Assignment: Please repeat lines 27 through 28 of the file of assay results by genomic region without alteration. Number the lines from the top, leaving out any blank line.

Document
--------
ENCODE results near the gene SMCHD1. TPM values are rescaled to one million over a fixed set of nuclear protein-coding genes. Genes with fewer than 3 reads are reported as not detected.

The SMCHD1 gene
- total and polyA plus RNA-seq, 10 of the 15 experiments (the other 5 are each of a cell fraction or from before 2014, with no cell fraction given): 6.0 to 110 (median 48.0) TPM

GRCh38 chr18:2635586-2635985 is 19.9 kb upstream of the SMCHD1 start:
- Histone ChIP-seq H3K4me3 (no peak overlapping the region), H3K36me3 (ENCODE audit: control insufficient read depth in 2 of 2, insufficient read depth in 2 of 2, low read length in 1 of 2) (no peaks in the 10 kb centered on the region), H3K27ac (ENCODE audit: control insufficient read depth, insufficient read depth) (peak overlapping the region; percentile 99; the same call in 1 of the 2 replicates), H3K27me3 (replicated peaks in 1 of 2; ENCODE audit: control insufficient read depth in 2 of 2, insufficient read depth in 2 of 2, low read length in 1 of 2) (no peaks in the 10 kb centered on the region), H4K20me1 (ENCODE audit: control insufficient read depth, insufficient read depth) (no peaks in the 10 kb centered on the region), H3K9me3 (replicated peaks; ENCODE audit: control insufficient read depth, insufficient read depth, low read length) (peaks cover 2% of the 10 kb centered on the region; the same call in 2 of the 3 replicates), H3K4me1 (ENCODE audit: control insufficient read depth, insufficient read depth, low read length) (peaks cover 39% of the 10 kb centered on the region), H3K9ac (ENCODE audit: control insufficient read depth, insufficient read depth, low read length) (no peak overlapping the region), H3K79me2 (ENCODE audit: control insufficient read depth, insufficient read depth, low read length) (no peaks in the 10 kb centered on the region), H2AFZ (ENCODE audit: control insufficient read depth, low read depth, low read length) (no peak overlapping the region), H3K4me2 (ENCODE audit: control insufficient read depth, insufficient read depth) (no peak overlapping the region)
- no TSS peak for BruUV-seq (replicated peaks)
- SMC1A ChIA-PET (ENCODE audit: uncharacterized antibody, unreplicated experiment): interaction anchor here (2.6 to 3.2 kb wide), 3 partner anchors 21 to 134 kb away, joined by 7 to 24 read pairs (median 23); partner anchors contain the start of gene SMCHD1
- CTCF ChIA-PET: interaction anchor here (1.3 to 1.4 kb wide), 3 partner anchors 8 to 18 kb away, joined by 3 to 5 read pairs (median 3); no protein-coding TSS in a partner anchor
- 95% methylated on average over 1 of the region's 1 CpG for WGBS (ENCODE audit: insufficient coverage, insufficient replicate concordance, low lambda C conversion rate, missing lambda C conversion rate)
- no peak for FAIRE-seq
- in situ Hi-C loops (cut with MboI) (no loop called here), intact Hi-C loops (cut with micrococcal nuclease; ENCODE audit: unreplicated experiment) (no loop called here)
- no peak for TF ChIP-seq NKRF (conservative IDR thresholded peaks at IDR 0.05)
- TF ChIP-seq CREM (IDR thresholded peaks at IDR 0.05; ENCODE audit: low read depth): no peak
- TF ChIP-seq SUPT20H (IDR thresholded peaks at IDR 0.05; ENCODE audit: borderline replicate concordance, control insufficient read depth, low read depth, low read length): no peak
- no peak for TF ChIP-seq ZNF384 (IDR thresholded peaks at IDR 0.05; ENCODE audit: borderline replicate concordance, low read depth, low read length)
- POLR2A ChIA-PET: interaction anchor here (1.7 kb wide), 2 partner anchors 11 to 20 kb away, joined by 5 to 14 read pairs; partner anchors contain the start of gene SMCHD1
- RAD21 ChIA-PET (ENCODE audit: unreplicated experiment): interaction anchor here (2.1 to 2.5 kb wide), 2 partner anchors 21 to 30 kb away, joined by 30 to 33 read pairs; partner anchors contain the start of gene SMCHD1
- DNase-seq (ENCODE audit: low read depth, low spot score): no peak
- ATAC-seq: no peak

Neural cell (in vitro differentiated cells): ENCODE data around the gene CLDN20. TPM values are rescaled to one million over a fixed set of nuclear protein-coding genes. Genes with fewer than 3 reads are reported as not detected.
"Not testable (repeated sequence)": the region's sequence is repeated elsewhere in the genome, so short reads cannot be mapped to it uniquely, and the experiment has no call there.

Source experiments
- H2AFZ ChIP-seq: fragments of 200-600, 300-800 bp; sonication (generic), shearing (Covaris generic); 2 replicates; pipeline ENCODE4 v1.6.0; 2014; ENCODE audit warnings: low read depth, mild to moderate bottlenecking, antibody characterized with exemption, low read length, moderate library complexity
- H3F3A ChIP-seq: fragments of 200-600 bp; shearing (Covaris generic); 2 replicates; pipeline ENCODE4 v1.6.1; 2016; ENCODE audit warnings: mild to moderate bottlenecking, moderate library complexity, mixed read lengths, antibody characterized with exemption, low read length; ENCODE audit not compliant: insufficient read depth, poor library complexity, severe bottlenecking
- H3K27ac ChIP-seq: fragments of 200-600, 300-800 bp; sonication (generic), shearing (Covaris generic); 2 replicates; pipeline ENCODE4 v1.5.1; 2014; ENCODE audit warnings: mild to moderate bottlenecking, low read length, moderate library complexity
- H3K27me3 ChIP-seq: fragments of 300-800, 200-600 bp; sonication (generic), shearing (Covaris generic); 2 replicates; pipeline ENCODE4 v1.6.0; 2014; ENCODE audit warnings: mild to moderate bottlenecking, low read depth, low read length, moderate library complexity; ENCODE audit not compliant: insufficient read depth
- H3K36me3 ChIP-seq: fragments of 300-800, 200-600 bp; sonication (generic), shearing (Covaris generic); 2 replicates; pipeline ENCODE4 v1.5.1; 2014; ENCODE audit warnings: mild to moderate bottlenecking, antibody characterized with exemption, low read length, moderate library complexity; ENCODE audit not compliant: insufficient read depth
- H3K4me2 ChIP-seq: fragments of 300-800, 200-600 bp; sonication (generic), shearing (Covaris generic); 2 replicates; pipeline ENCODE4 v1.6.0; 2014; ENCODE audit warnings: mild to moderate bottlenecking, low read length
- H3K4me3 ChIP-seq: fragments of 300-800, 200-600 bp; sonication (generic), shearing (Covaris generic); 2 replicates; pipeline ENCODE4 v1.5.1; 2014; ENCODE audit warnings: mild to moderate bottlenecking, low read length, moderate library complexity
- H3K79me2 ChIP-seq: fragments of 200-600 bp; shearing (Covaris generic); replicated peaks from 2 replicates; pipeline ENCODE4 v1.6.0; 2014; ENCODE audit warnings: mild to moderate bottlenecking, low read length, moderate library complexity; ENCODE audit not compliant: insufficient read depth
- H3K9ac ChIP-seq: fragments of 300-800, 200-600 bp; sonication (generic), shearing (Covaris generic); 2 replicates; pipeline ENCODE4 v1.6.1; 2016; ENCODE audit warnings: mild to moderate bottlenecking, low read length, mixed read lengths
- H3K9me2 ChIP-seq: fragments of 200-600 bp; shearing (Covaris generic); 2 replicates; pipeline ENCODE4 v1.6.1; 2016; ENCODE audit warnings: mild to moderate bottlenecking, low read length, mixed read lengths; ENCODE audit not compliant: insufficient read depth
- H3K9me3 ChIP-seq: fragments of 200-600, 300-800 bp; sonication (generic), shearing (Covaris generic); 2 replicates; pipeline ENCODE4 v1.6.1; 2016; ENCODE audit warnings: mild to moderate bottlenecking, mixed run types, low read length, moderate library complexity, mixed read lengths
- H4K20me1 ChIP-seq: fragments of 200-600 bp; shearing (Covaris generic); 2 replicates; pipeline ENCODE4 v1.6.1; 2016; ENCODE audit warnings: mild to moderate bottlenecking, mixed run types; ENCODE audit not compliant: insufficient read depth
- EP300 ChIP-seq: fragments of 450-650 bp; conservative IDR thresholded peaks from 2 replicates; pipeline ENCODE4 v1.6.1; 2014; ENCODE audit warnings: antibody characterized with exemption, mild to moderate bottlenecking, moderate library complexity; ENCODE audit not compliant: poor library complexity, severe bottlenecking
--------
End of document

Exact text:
- H3K36me3 ChIP-seq: fragments of 300-800, 200-600 bp; sonication (generic), shearing (Covaris generic); 2 replicates; pipeline ENCODE4 v1.5.1; 2014; ENCODE audit warnings: mild to moderate bottlenecking, antibody characterized with exemption, low read length, moderate library complexity; ENCODE audit not compliant: insufficient read depth
- H3K4me2 ChIP-seq: fragments of 300-800, 200-600 bp; sonication (generic), shearing (Covaris generic); 2 replicates; pipeline ENCODE4 v1.6.0; 2014; ENCODE audit warnings: mild to moderate bottlenecking, low read length